On investigation, his routine blood and biochemical tests were found normal. His electrocardiogram (ECG) was normal. Recent echocardiography (January 2019) revealed dilated left ventricle and left ventricular ejection fraction was found to be 62%. Trace mitral regurgitation and trace aortic regurgitation were also noted [Figure 1]. His chest X-ray clearly revealed the stent in situ [Figure 2]. The patient was kept fasting overnight and was premedicated with oral ranitidine tablet 150 mg, tablet bisacodyl 5 mg, and tablet clonazepam 0.5 mg at night before the operation.

Combined spinal-epidural (CSE) anesthesia was planned for this case.
Figure 1: Echocardiography report

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Figure 2: Chest X-ray

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In the operation theatre, routine monitors (ECG, pulse oximeter, and automated noninvasive BP [NIBP]) were attached to the patient's body. Nasogastric tube and Urinary catheter were inserted. Preoperative heart rate was 76 beats/min, and NIBP was 136/84 mmHg. Epidural anesthesia was administered at T11 – 12 inter vertebral space with 18G Tuohy needle. After administering test dose of injection lignocaine (2% with adrenaline), a 19G epidural catheter was placed in situ. Spinal anesthesia was given (injection hyperbaric bupivacaine 4 ml + injection tramadol 50 mg) with 25G Quincke needle at L2 – 3 inter vertebral space. Intravenous (IV) midazolam 1 mg and fentanyl 50 μg were administered. After around 5 min of administration of CSE anesthesia, an episode of hypotension (BP 66/50 mmHg) was recorded. Hypotension was managed with IV injection mephentermine (total 12 mg). The pneumoperitoneum pressure was maintained at 10–12 mmHg. The surgery was performed in reverse Trendelenburg position and took 35 min. At the end of surgery, BP was 110/70 mmHg and heart rate was 68 beats/min. ECG tracing was also normal. The patient was shifted to the recovery for monitoring. In the recovery, heart rate fluctuated from 60 beats/min to 72 beats/min. BP remained around 98/60 during the first 6 h. No active intervention was performed. Epidural top-up dose was given at 6th h with 15 ml 0.0625% bupivacaine after BP was recorded as 112/70 mmHg. Second day onward, he maintained heart rate around 72 beats/min and BP around 130/80 mmHg. Epidural catheter was removed on the 2nd day of operation. Further duration of stay was uneventful, and the patient was shifted to the ward on the 2nd day and discharged home on the 3rd postoperative day. Follow-up visit on the 7th day and after 30 days were absolutely normal, and the patient was satisfied with overall management.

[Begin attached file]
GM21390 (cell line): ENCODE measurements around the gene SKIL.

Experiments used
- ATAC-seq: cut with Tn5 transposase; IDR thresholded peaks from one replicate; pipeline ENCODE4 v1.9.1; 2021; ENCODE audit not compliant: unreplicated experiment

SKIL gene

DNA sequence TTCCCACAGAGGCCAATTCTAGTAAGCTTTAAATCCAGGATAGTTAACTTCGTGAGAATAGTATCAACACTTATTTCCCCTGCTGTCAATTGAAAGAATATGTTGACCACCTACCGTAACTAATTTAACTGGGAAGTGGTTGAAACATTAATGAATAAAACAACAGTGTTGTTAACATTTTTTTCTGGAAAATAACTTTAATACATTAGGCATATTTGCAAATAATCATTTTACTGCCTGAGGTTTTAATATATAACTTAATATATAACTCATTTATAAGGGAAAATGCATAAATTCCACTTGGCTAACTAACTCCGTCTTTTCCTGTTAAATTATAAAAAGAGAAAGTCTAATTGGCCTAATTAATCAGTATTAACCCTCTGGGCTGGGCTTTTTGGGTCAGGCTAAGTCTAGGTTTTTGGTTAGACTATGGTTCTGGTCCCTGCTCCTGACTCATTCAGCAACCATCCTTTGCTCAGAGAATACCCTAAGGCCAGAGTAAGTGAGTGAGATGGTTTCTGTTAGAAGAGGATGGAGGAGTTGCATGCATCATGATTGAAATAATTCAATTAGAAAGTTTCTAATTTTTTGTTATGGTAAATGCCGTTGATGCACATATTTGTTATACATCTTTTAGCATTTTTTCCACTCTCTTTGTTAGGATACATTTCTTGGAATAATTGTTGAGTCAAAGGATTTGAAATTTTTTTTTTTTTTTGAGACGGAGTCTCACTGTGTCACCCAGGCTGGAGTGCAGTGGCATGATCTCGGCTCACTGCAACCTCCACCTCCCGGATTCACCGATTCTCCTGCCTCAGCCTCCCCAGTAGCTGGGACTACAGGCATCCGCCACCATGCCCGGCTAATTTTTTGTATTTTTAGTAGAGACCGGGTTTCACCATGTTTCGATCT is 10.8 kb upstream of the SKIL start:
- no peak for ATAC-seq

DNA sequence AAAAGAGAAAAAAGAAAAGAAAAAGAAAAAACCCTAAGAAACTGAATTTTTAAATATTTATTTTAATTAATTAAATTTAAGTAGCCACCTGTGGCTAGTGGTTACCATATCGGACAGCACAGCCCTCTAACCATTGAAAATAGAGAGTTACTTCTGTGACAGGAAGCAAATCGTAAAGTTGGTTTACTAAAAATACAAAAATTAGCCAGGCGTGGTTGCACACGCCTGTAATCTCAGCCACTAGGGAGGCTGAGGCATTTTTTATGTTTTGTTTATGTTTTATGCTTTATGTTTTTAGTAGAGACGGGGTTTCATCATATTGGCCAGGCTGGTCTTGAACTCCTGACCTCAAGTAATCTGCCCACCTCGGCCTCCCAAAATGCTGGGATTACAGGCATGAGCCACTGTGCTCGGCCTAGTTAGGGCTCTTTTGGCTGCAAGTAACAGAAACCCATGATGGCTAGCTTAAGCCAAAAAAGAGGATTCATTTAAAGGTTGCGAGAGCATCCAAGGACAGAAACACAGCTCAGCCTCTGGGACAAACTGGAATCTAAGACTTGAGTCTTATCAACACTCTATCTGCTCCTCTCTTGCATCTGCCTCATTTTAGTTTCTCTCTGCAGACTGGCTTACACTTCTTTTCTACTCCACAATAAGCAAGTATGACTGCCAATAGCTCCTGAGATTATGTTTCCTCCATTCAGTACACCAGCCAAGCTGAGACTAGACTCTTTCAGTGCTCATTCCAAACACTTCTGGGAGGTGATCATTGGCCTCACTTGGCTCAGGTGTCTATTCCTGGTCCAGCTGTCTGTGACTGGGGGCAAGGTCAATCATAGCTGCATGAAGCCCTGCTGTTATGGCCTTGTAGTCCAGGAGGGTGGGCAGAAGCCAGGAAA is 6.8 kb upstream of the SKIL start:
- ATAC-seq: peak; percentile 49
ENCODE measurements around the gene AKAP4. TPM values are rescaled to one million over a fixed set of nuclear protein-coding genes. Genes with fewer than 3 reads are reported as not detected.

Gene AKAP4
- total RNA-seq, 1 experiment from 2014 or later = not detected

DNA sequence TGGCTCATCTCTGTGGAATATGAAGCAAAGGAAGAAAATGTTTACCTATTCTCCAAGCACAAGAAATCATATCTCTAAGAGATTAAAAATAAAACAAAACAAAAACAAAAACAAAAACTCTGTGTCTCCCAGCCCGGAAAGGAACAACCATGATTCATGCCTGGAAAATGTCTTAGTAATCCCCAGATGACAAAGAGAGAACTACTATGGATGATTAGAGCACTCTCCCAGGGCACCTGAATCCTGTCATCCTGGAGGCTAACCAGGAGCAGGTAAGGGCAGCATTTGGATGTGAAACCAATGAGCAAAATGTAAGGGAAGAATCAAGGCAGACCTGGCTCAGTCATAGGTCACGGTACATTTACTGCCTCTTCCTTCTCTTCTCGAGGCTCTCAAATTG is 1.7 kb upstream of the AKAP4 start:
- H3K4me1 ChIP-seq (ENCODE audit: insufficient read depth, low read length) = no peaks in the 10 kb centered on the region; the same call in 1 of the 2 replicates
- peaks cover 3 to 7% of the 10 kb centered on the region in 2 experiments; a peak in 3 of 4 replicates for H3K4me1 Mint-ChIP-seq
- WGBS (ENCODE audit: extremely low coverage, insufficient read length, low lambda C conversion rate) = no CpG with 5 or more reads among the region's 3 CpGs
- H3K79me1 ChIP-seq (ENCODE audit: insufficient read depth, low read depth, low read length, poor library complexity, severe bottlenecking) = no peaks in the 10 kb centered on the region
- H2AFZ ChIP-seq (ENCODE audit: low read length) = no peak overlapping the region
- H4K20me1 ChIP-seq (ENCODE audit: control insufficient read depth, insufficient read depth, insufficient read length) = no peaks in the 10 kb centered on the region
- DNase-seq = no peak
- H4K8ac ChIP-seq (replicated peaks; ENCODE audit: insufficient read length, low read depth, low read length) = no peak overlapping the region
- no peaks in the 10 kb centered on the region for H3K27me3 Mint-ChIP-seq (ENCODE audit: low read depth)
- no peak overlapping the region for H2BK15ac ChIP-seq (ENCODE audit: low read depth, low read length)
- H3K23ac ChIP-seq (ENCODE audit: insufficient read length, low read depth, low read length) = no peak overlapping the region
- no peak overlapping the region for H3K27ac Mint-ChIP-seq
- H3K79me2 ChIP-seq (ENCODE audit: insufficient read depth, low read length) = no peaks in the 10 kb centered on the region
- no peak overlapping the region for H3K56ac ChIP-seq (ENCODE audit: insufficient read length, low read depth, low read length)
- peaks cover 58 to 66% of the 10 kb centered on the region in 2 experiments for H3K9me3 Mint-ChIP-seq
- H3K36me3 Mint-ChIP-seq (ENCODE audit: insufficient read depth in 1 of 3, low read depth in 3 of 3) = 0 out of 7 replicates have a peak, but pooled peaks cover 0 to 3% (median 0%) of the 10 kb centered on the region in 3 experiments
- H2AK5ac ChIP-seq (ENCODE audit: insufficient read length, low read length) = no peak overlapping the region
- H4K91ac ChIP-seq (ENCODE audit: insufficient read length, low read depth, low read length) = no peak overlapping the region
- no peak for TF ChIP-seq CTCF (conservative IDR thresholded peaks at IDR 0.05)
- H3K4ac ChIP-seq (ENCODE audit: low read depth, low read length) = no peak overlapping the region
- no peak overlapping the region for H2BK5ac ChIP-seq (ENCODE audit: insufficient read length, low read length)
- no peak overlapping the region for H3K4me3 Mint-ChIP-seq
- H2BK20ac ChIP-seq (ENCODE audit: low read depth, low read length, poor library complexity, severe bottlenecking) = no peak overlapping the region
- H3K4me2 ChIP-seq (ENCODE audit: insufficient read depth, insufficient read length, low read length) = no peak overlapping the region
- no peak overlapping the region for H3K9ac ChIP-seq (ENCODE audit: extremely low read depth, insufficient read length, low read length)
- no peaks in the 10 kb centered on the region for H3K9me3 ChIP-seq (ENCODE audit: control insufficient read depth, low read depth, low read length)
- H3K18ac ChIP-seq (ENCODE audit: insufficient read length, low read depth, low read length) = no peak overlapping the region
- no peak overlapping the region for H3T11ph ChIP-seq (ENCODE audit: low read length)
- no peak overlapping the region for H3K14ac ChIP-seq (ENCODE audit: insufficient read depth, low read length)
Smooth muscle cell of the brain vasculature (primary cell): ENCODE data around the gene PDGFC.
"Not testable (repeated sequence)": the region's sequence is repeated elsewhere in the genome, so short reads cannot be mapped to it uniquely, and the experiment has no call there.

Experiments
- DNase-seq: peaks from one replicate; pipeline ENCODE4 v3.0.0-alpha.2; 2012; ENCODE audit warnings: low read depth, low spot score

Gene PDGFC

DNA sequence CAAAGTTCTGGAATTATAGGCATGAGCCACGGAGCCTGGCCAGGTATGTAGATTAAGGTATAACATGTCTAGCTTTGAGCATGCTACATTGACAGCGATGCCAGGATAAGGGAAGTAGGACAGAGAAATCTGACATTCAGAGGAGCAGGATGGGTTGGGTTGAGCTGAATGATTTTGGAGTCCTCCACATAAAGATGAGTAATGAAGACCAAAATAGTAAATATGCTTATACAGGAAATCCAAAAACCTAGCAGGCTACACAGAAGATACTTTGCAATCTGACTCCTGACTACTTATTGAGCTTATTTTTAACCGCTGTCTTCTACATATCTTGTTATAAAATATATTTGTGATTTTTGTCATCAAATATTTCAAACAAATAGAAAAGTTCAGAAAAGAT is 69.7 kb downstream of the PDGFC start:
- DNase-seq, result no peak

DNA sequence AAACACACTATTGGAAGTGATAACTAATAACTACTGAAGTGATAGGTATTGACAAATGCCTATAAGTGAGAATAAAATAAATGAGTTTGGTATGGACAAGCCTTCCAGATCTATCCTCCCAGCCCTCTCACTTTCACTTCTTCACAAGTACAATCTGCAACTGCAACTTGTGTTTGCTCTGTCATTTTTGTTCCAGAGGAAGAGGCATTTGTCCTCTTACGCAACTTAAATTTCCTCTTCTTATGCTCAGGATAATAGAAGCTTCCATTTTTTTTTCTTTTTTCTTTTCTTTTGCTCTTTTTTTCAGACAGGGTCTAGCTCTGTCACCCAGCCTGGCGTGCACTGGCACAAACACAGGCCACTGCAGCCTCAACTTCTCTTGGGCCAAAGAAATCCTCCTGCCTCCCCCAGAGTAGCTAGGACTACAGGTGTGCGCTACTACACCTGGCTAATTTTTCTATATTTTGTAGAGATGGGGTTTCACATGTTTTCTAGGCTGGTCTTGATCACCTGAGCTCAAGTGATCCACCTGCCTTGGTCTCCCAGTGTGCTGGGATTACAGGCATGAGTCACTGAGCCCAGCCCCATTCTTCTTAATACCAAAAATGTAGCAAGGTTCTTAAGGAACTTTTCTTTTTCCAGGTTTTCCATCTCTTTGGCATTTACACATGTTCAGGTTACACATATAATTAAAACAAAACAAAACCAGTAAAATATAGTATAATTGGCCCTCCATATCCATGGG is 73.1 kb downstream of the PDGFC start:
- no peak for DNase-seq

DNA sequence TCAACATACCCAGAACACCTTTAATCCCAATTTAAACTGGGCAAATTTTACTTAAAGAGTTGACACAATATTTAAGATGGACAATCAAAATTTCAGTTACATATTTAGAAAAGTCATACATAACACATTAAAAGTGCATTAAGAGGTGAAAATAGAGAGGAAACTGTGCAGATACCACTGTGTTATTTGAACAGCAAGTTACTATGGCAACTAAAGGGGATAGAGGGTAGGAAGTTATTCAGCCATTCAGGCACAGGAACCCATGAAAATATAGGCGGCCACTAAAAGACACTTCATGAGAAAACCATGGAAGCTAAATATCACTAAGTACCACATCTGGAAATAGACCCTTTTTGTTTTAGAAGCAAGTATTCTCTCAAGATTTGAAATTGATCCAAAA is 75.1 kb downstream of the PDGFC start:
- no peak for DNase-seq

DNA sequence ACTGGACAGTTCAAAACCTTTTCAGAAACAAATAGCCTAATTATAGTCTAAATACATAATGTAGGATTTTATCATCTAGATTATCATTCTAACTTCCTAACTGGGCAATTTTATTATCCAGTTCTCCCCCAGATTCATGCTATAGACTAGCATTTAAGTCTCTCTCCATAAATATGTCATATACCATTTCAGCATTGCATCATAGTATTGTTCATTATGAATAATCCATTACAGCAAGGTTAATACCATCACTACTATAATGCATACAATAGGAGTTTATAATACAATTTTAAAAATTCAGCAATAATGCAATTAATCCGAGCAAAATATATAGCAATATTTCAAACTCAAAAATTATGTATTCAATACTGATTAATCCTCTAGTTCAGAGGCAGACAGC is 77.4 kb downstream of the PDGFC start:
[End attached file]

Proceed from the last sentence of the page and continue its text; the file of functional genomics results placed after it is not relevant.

Discussion Top


CoA is a localized narrowing of the aortic arch, just distal or proximal to the ductus arteriosus. CoA after surgical repair is associated with excess long-term morbidity and mortality[4],[5] due to congestive heart failure, aortic rupture, myocardial infarction, or subarachnoid hemorrhage. Aneurysm formation is associated with a significant risk of aortic rupture.